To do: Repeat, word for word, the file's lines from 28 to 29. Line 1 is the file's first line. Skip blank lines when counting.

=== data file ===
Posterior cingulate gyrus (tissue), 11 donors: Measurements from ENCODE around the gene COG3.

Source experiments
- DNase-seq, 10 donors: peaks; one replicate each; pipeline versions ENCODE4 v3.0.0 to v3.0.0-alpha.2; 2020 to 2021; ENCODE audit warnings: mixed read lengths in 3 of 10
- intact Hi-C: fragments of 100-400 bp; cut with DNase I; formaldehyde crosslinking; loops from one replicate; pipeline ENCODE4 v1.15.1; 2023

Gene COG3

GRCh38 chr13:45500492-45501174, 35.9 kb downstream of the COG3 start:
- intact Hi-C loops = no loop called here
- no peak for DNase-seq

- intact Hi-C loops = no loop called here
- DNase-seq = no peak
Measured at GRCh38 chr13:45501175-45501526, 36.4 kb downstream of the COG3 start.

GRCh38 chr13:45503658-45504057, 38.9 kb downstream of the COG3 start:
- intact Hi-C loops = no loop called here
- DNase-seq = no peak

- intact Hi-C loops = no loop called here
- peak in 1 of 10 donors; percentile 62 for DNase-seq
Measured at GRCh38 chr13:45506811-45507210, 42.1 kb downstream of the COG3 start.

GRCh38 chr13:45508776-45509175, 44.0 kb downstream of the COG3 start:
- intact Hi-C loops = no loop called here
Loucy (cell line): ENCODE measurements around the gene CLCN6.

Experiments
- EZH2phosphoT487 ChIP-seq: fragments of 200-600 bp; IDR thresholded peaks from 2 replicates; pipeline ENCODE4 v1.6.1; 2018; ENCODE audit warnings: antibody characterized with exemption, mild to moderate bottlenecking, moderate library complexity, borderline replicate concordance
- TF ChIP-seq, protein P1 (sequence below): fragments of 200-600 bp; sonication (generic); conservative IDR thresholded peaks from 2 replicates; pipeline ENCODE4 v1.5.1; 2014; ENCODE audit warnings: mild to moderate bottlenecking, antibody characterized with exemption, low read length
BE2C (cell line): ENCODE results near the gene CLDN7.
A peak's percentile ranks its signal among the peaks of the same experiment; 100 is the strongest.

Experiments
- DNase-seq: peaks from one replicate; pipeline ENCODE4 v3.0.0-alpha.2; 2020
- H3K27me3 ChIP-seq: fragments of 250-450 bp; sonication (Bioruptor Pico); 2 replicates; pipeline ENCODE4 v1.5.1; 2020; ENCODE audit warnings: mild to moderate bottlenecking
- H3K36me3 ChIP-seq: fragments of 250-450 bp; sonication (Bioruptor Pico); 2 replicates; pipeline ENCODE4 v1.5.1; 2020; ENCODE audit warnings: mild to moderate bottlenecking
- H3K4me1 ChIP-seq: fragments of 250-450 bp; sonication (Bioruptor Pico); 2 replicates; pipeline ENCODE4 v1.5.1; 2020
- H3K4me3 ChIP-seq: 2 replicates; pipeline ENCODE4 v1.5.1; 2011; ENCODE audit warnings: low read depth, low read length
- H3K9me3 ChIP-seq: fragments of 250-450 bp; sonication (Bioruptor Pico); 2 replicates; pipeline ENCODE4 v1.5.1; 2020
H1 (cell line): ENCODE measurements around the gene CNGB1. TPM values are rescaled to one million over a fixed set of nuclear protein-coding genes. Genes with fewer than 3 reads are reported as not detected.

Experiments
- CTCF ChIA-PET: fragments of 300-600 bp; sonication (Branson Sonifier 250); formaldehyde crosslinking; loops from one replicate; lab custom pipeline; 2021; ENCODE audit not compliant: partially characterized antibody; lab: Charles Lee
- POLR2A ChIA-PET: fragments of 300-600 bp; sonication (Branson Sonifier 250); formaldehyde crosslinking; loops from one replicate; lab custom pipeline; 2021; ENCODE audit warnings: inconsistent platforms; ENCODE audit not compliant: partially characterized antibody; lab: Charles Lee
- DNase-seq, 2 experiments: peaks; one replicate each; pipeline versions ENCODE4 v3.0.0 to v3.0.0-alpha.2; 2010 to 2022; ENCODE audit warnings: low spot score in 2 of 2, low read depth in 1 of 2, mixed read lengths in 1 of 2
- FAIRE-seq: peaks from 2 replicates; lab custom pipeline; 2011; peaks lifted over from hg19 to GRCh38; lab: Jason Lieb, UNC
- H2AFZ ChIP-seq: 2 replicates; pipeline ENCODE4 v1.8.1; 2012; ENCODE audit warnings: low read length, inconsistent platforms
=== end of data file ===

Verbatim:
- H3K27me3 ChIP-seq: fragments of 250-450 bp; sonication (Bioruptor Pico); 2 replicates; pipeline ENCODE4 v1.5.1; 2020; ENCODE audit warnings: mild to moderate bottlenecking
- H3K36me3 ChIP-seq: fragments of 250-450 bp; sonication (Bioruptor Pico); 2 replicates; pipeline ENCODE4 v1.5.1; 2020; ENCODE audit warnings: mild to moderate bottlenecking